As a relatively new runner, I have read everything I could get my hands on and tried various training plans but neglected a vital component, base training. I would read about long, slow runs and wonder what they had to do with running faster. I didn't care that EVERY expert, runner, pseudo-runner talked about the importance of aerobic base training, I didn't believe it until now. I was excited that I ran 1:40:51 for my first half marathon with no run longer than 10 miles focusing mostly on tempo runs and speed work on 30 miles per week.
When I decided to run my second, I knew I needed to increase my volume and my long run. Yet, I while I increased my average mileage to a peak of 40, I still hadn't embraced the LSR. I did get my long run up to 12 miles before my 2nd half which was almost a year after my first, and dropped my PR by almost 5 minutes to 1:35:57. The second half of this race was rough and immediately after finishing I knew that I needed to increase my mileage for two reasons: I wanted to run faster at every distance and I wanted to tackle my first marathon.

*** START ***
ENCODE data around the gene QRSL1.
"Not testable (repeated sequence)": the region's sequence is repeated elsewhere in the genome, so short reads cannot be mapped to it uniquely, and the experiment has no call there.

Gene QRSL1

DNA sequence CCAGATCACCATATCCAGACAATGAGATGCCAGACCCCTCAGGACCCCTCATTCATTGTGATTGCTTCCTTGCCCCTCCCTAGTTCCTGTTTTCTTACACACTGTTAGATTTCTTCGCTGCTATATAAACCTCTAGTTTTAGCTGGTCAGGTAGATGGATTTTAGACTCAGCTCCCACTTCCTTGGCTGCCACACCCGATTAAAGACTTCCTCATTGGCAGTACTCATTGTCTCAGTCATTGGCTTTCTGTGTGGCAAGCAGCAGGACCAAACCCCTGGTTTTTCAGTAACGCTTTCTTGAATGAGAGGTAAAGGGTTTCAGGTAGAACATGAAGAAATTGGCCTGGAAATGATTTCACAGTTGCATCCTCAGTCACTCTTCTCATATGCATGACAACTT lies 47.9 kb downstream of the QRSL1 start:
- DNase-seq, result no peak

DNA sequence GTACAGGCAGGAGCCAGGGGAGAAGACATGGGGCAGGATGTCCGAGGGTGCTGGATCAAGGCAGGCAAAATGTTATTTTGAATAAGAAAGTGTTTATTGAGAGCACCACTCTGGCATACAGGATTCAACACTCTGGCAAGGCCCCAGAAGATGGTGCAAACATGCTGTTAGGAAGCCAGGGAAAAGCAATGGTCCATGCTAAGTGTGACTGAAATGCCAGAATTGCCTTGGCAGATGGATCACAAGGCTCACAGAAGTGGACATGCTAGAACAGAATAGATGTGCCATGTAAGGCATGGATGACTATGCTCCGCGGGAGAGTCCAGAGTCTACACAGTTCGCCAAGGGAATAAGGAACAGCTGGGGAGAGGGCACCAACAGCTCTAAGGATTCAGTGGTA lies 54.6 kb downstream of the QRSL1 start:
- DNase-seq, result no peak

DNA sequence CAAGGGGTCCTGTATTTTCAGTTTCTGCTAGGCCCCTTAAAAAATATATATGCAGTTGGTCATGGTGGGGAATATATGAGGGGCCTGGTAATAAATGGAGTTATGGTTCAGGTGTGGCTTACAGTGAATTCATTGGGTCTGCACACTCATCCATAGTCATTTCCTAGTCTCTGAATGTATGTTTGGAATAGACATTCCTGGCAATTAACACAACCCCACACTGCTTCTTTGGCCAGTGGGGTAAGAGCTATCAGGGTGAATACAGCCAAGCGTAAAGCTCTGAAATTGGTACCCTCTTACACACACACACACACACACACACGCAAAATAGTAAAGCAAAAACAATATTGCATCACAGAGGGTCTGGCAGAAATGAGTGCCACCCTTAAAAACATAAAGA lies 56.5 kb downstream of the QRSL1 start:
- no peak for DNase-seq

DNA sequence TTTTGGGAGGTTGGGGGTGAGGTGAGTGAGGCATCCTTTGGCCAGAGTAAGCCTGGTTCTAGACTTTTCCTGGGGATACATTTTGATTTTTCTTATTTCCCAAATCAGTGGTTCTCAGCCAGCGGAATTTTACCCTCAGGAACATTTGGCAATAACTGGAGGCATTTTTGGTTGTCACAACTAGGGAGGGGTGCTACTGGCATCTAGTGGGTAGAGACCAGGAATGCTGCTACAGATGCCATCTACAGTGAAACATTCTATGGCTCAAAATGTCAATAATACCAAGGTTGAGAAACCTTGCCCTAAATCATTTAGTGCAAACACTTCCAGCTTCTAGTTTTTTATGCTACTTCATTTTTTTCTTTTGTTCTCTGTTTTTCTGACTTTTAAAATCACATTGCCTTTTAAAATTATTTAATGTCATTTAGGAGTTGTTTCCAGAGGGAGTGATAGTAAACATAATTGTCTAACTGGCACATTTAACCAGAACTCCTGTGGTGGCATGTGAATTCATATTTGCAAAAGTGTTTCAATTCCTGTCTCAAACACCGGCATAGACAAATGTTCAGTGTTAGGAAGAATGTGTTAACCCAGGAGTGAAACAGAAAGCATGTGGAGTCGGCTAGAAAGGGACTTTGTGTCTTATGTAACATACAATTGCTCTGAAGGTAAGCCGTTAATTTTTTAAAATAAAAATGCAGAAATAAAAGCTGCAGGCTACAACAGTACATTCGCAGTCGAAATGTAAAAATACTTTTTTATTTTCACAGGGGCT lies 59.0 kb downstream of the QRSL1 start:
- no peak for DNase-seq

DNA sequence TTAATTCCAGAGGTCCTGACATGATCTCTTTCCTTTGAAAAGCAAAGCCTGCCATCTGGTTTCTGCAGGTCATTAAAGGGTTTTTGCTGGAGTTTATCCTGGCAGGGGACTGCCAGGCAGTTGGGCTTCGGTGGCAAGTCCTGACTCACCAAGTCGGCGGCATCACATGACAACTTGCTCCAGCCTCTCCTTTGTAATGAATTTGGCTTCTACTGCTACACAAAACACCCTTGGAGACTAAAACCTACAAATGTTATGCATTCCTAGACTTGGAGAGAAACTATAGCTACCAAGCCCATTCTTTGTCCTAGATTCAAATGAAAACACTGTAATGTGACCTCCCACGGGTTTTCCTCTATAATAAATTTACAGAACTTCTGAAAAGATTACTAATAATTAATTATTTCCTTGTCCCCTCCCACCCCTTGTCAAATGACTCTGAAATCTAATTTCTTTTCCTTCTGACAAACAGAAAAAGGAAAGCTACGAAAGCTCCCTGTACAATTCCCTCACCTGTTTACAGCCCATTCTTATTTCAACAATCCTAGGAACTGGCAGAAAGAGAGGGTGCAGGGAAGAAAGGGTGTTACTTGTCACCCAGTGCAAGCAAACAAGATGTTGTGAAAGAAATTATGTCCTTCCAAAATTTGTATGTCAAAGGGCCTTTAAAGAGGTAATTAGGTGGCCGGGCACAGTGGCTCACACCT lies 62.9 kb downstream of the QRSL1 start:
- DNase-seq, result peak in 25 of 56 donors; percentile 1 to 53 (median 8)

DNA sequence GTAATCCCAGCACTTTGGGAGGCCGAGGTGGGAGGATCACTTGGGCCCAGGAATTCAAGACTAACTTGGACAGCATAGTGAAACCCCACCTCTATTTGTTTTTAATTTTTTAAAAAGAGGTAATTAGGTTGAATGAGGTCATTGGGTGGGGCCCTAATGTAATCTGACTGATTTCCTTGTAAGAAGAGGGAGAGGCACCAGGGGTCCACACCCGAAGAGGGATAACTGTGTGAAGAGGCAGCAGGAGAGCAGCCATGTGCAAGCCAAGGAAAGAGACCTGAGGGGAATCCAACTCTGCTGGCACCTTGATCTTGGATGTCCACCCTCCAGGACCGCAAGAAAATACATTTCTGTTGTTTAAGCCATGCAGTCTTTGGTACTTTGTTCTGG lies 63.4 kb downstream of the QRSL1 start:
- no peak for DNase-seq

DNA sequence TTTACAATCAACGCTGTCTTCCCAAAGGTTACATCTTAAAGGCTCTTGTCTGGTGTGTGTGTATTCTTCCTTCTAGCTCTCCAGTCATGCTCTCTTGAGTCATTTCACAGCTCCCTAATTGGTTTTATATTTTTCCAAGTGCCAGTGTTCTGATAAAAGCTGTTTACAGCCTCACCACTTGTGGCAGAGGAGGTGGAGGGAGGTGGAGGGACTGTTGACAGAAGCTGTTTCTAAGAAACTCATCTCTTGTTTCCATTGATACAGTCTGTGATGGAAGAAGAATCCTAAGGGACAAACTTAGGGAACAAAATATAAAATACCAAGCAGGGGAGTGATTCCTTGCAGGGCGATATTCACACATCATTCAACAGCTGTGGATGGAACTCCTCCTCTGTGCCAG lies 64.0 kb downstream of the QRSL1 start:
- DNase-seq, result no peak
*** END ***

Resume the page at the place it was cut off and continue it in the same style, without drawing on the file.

Somewhere during my formative running years, I had this idea in my head that I would/could not start marathon training until I could handle a 70 mile week. So I began my first base building cycle the day after my half, planning to spend 4-6 weeks increasing my mileage. Just to give you a baseline, the month prior to my half, I averaged 27 miles per week on 4 runs with 2 or 3 cross training days. Normally the advice is to increase volume by no more than 10% a week to reduce the chance of injury. So what did I do, I ran 72 miles the first week, followed by weeks of 72, 84, 84, 88 and 74 miles. The first 5 weeks did not include a rest day, then week 6 was done on 5 days of running as I was getting ready for a 5K. Most of these miles were a minute or more slower per mile than I was used to. No structured speed work, and an infrequent tempo run was thrown in so I wasn't sure what to expect.
Well, after some shorter faster runs and "tapering" down to 38 miles, I dropped my 5K PR by over 2 minutes to 19:25 with very little race specific training. I was completely sold on the power of a larger aerobic base. I am currently on week 3 of my second base cycle. Week 1 was 86 and week 2 was 90 and it is getting easier to run these distances even with faster paces. I will do 2 more weeks and then start focusing on the Peachtree Road Race 10K before turning my attention to training for the Rock and Roll Savannah Marathon in November. While I might not recommend making as big a jump as I did, I do highly recommend running more long, slow miles!